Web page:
By Kaelyn Sayles
Kaelyn Sayles went to middle school and high school in Spokane. The University of Washington graduate now lives in Seattle and is a sports news assistant for The Seattle Times.
Hoopfest started with a bang.
Literally. As long as you’re not an I’m-such-a-deep-sleeper-people-check-my-pulse-type of person, you woke up at 5:30 a.m. Hoopfest morning in Spokane.
And despite it being the most magical time of year for many, it wasn’t out of sheer excitement that everyone woke up at the same time.
Loud, deep, rolling thunder and almost immediate flashes of lightning put on a show that would continue intermittent encores throughout the the day Saturday. Not the usual Hoopfest weather, but that didn’t deter hoards of people from flooding into downtown Spokane.
On Sunday, the heat came back and made Hoopfest feel more like normal. The smell of sweat, food vendors and asphalt hung thick in the air without the rain to keep it at bay.
Regardless of the weather, it’s rare to leave early. Too much has been built up around this annual event it to not fully experience it. We post all over Facebook a week in advance, the anticipation overwhelming, announcing to the world our excitement.
It’s the only time people will voluntarily drive hundreds of miles to get to Spokane if they don’t have family there. I’m not trying to put down Spokane. I’m proud to be from there. But let’s be honest – it’s no “Palm Springs of Washington” like Yakima. Spokane’s airport claims to be the “Las Vegas of Washington,” but I always thought that was a joke. It’s just not a destination hot spot.
That is until the last weekend in June.
Hoopfest is one of those events that almost everyone can agree is a great time.
People from Spokane love it. It’s the one thing that’s uniquely ours, something we can be proud of, claiming we hail from the same city as the largest 3-on-3 basketball tournament in the world.
This past weekend, I drove 280 miles by myself just to make it back. Spending my middle- and high-school years in Spokane, I, like a lot of people my age, got out of Spokane once I got my diploma, and escaped to “the big city”.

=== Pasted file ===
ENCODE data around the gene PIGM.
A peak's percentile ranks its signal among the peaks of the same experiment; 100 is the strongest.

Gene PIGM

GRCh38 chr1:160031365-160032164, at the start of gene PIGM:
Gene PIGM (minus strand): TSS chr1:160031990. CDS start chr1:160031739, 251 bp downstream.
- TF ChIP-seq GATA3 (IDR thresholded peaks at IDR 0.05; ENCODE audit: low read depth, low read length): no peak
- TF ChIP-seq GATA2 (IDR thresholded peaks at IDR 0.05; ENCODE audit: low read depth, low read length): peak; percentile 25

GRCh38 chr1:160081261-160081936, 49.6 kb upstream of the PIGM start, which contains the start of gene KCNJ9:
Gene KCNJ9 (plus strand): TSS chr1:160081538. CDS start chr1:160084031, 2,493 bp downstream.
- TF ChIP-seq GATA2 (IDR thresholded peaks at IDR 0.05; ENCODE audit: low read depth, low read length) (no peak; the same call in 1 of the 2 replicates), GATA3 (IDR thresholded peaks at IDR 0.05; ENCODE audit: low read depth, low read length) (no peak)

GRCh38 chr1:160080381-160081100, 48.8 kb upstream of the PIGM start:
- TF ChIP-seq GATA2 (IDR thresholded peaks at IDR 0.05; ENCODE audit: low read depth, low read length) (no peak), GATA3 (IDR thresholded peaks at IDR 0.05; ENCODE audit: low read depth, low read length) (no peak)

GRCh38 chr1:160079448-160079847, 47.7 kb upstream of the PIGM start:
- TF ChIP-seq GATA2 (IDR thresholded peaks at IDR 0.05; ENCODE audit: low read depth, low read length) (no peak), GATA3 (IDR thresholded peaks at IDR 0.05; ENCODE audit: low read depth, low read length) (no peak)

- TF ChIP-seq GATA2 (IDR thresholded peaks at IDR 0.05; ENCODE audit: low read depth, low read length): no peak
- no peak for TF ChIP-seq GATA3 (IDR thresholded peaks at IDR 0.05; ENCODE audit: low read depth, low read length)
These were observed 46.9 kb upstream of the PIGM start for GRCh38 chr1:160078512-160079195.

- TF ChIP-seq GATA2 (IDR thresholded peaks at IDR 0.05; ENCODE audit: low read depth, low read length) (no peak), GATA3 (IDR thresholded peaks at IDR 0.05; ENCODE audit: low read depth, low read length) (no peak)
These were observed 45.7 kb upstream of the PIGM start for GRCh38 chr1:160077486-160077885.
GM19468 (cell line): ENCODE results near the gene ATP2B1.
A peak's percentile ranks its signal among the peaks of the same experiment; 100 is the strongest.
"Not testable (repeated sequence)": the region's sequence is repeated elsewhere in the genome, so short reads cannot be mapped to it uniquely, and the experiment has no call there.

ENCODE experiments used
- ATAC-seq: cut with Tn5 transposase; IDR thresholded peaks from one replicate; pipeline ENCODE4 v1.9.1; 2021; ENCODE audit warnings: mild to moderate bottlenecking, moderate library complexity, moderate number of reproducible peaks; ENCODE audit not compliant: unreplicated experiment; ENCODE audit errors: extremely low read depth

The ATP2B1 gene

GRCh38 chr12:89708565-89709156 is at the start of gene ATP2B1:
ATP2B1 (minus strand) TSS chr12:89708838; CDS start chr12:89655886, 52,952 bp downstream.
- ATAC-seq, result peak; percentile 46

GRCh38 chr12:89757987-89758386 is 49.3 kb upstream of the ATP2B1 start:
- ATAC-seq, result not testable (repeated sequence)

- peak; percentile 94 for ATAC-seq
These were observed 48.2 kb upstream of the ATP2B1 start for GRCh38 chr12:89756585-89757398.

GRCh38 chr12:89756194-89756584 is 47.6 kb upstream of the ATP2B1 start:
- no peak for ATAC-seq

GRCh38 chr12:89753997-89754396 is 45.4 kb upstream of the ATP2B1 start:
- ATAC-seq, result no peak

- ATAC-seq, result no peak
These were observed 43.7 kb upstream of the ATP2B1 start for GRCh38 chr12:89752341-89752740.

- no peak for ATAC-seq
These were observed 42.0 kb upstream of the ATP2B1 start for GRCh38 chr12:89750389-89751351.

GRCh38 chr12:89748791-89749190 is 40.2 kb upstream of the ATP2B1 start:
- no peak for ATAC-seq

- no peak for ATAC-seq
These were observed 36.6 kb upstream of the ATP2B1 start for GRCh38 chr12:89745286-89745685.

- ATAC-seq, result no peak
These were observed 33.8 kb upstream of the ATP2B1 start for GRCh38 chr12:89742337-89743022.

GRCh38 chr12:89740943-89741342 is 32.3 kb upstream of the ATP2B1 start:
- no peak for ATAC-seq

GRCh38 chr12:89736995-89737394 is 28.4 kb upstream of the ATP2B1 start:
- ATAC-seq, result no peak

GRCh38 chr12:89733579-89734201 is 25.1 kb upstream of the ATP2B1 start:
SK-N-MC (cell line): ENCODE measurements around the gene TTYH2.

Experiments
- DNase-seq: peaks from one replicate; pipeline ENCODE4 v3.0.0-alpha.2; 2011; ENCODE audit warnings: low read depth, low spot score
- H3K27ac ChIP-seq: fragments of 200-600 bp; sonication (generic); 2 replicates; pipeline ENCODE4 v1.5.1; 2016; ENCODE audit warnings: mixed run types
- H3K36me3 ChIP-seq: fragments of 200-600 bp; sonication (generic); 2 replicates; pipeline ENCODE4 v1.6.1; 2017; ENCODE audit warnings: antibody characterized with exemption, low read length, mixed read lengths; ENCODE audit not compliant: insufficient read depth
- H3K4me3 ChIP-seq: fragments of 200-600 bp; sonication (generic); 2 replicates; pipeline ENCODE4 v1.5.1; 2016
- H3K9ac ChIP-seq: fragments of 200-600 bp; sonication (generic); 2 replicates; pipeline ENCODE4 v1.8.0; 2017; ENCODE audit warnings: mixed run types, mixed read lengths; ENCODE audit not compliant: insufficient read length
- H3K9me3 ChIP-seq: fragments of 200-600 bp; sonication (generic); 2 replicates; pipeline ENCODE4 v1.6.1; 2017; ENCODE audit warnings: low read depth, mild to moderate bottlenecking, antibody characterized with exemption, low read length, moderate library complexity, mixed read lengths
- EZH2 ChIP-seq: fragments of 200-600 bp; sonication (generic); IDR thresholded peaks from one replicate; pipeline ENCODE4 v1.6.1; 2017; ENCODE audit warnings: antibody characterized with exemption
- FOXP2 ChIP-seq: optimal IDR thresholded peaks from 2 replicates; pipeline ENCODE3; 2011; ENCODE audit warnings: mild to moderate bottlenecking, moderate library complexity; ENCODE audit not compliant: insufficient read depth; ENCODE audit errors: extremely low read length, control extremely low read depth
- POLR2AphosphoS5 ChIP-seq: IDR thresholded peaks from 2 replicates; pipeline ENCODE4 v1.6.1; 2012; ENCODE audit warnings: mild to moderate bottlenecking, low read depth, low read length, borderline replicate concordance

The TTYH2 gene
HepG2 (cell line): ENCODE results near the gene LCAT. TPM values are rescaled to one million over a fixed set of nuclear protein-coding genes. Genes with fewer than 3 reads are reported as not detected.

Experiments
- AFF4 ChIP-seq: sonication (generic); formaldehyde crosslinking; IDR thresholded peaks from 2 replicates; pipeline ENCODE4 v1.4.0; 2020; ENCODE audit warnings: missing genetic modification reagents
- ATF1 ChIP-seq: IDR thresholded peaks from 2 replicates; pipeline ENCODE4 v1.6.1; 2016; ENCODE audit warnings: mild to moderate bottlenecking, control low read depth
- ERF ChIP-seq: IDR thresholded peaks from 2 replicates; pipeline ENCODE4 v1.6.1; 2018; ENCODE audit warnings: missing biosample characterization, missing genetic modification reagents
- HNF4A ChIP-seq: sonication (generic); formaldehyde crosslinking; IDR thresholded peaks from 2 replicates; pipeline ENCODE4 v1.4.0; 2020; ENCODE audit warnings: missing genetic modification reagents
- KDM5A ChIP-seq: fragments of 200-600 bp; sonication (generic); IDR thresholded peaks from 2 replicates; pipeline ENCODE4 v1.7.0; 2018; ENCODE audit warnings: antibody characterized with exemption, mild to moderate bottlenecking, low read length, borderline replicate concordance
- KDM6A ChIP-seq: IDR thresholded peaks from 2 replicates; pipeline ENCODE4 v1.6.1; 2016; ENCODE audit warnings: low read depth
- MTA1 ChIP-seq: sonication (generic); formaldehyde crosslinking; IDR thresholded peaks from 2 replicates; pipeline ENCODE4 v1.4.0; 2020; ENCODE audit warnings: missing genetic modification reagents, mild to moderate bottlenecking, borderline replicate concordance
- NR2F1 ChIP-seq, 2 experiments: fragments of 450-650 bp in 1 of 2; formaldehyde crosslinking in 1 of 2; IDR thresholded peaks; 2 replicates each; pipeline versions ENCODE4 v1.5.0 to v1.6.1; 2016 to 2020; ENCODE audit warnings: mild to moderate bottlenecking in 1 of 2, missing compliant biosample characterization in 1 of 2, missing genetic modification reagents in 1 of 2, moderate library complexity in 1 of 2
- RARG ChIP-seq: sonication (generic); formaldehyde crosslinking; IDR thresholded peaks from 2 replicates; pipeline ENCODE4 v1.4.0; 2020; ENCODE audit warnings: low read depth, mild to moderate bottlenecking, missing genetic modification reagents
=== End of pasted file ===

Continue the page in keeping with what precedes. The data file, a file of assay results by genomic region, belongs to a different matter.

I moved to Seattle five years ago, I don’t even know that many people playing in Hoopfest anymore, but I still wouldn’t miss it.
In the last 11 years, I’ve gone to Hoopfest weekend 10 times. The one year I missed it, I was in Seattle and couldn’t figure out transportation. I spent the entire weekend thinking about what I was missing.
Between the teams, fans and volunteers, over 200,000 people take up about 42 blocks with 450 courts. Downtown is so overrun by the event you’d think it doesn’t feel like home.
But it does. It feels exactly like home.
That’s especially true for me, since during the event, parking in downtown Spokane is similar to trying to find parking anywhere in Seattle. My two worlds colliding.
Hoopfest is a time when we’re actually excited to show off our hometown to a bunch of strangers from out of town. I hate to speak for all Spokanites, especially because I now consider myself a Seattleite, but I’m going to do it anyway:
Spokane is a basketball city. We’re proud to claim Gonzaga and we’re proud to have that include Kelly Olynyk, who was just selected 13th overall in the NBA draft.
And we’re proud to claim Hoopfest.
It’s an event for everyone – every age, every gender, every status.
Plus, it’s just fun. Never will you see so many different age groups get so passionate and so feisty, all in such close quarters.
The sounds of basketballs dribbling on the pavement, shoes scuffing across the asphalt, people cheering and laughing and talking, speakers blasting music – those sounds continued to ring in my ears even after I called it a day.
I look forward to hearing them again soon.
I gladly drove across the state to weave through crowds and push myself to the brink of heat exhaustion. I’ll gladly do it again next year.
See you in 2014, Hoopfest.
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